In 1996 the concept of ecological footprint was created. It became a valuable index for measuring the pressure of the human beings on the biosphere. It helps to understand the amount of resources we use and the emissions we produce to support our lifestyle. The comparison between the rates obtained for each country can distinguish those who have a lighter ecological footprint, which contribute little to threaten the environmental destruction, and those who have a heavier footprint, with a strong negative impact on the sustainability of our civilization. The ecological footprint measures the pressure on natural resources due to population consumption and life style. It estimates the biologically productive area required to provide the natural resources we use in our daily life: the resources used in the house we live in, the furniture and objects, clothes, transportation that we use, what we eat, what we do at leisure and to absorb carbon dioxide emissions.
It is measured in global hectares (gha), and global hectares per capita (gha/pc). A global hectare quantifies the biocapacity and measures the average productivity of all biologically productive areas in a given year. A global hectare per capita refers to the amount of biologically productive land and water consumed per person. The United Arab Emirates (10.7 gha/pc), Qatar (10.5) and the United States (8.0) are those with heavier ecological footprint per capita, i.e., they threaten the global sustainability. An average German uses 5.1 hectares, a Brazilian, 2.9; a Chinese, 2.2. In Japan 4,7. Russia, 4.4, Portugal, 4.5, Argentina, 2.6. The average Indian has an ecological footprint of 0.9 gha/pc. The global footprint is 2.7 global hectares per capita. If the entire population of the planet adopted a lifestyle similar to the U.S., we would need four planets Earth because the biocapacity of a single planet is insufficient to sustain the demands of the population.
When the body is heavy, the footprint deeply hurts the earth. A lighter footprint is a valuable quality in a world with limited productive land and growing population. In our planet it is increasingly necessary to conserve energy and materials, reduce emissions of greenhouse gases and at the same time, to live in peace, with well-being and in a non-violent way.
India has the third heavier ecological footprint in the world and its resource use is double its biocapacity. The total ecological footprint of India is heavy because of its population of over 1 billion people, which is a seventh part of the global population. In spite of this, compared with others, India is one of the countries with a lighter ecological footprint. The average Indian has an ecological footprint nine times lighter than the U.S. citizen, three times lighter than the global footprint. The comparison with other societies shows that India is one of the countries with lighter ecological footprint in global hectares per capita. The average Indian has, thus, an ecological credit, because it contributes very little to threaten the global sustainability.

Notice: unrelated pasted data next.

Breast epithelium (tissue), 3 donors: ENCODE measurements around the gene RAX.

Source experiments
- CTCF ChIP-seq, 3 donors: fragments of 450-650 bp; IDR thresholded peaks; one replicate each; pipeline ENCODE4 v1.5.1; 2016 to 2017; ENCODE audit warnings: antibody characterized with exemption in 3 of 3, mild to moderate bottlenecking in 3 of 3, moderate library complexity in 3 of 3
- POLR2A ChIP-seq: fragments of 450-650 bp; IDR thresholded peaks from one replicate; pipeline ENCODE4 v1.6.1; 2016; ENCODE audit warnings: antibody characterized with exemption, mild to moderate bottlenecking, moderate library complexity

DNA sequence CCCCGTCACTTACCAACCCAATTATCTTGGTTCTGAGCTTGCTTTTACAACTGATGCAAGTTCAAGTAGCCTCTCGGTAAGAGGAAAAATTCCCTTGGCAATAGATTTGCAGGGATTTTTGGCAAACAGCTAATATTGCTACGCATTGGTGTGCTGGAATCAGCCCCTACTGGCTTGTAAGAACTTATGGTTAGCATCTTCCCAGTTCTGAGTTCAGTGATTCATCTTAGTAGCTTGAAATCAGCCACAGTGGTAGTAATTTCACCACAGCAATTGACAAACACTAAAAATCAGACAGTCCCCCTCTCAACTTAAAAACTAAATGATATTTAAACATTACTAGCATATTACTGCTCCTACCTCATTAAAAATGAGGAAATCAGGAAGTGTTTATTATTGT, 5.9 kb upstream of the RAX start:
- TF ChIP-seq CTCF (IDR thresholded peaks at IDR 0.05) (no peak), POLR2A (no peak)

If we imagine a just and equitable planet, the per capita ecological footprint should be equal for all inhabitants of earth. India would have a credit in comparison with other countries. Such credit could be used to allow the country to invest in infrastructure, remedy environmental sanitation problems and improve the welfare of its population that is currently deprived of essential things needed for a decent life. On the other hand, if this credit was used without concerns for social justice, it could facilitate increasing the consumption pattern of rich Indians. Why India has a light ecological footprint per person? India has a light ecological footprint per person because it has a large population with an extremely light ecological footprint. However, it has also 200 million middle class and rich people, with consumerist aspirations and life styles.